A one-year unlimited subscription to programs in the General Catalog of the CLE On-Demand library. This cost-effective annual subscription provides access to hundreds of hours of programming, with new classes added each month covering a broad range of practice areas and emerging topics. Premium content excluded
The successful sale of assets often hinges on the negotiation and drafting of a properly detailed asset purchase agreement. Whether you are representing the buyer or the seller, you need to be able to pinpoint when your client is taking on too much liability, assess the viability of the transaction, and negotiate and draft an agreement that results in the best possible outcome with the lowest margin of risk.
To make a deal work, it is essential that you take the time to draft the necessary purchase agreement provisions that clearly delineate the assets and liabilities, carve out or weigh in the risks and anticipate post-deal problems, and can avoid disputes or minimize litigation down the road to lead to a faster and more lucrative closing.
This engaging course provides an overview of the disease of addiction, the impact on the legal profession, signs and symptoms of addiction, and obstacles to treatment and recovery. Ethical considerations and legal obligations are reviewed to provide the learner with a comprehensive approach to navigating the hurdles related to substance use disorders and the practice of law.
Now it its 27th year, this popular, advanced program covers significant recent developments and how they affect estate planning practice. Featuring a nationally renowned faculty of estate planning lawyers, as well as Professor Jeffrey N. Pennell, this on-demand video is designed for sophisticated practitioners who need to stay up-to-date on changes in the field!
The legal profession has deepened the in-roads to improved lawyer well-being. Although we haven’t reached the destination, navigation has improved. Law schools now include well-being within curriculum, evidence of its importance to the profession. Despite these advancements, there is a heightened stress level amongst lawyers and their clients today linked to the unique pressures of practicing during an endemic and a greater demand for well-being support programs as a result. But in order for these programs to be meaningful, programs must consider how the practice has changed during this endemic, the longevity of these changes, and how the new version of legal practice influences attorney wellness, development, and even recruitment.
For estate planners, trust administrators, and clients, decanting is a versatile (if at times misunderstood) tool for fixing imperfections in an existing trust or bringing the existing trust in line with changed circumstances. For example, has there been a significant change in the law that calls into question the existing trust’s usefulness? Have there been material changes in the lives of those affected by the trust that weren’t foreseeable at the time the original trust was created?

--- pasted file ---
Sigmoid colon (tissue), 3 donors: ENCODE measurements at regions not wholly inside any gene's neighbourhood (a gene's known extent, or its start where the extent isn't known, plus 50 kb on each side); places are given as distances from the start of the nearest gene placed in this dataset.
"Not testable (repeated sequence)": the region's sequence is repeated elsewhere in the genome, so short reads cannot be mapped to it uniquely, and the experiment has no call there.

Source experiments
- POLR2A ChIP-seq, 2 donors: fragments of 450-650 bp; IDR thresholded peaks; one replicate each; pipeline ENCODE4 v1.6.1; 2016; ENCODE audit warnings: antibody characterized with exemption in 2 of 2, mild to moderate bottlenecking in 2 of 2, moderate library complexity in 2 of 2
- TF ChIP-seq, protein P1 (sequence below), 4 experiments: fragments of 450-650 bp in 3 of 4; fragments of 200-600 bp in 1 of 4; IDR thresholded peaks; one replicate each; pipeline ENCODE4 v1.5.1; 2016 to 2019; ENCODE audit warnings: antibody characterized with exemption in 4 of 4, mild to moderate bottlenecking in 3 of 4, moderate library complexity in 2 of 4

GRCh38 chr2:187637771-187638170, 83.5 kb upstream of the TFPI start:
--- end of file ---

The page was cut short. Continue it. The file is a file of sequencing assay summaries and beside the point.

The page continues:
Although decanting is a widely accepted and commonly used process, it is not a panacea for every trust’s shortcomings and it holds pitfalls for the unwary. Tax and fiduciary duty issues abound, and estate planners and trust administrators must make a careful review of them before recommending decanting as a course of action to a client. In addition, the Uniform Trust Decanting Act (UTDA) continues to be adopted in an increasing number of jurisdictions, providing a legislative framework that must be adhered to for a successful result.
Understanding the scope and application of the attorney-client privilege remains one of the most critical aspects of every attorney’s daily practice. After all -- you can't provide effective representation if your clients can't speak openly and share information with you!
The threat of an estate planning legal malpractice claim is daunting, with the potential to be professionally and financially devastating. All it takes is one careless act for even the most experienced practitioner to become ensnarled in an ethical imbroglio. For this reason, estate planners must remain vigilant to steer clear of ethical errors and ensure the client’s intentions are carried out.
Post-employment restrictive covenants continue to be the focus of much debate. On the one hand, many view restrictive covenants as contrary to public policy and harmful to trade and professional development. On the other hand, many employers place much value on restrictive covenants, which provide them a tool to protect corporate assets including client contacts, product details, and organizational processes - to a degree. While courts have for years resolved disputes between employees and employers over the proper scope of restrictive covenants, state legislatures have also started to weigh in on the debate recently, enacting legislation intended to severely limit, or in some cases, outright ban, non-competes under certain circumstances. During this presentation, learn how to balance the tension between employer, employee, and public policy needs when it comes to restrictive covenants.
In an August letter to IRS Commissioner Charles Rettig, members of Congress asked for increased IRS funding to pursue wealthy tax evaders and improve IRS services for all Americans. If successful, the current budget reconciliation package will deliver this requested funding to the IRS. The downstream effect will have significant impacts on attorneys advising clients in tax, business, or wealth planning matters. They will see increasing numbers of IRS audits, assessments, and tax collections against their high-net worth and business taxpayers, both at home and abroad. Become better prepared for further IRS scrutiny on the horizon, including audits, litigation, and even criminal investigations by registering for this deep-dive program.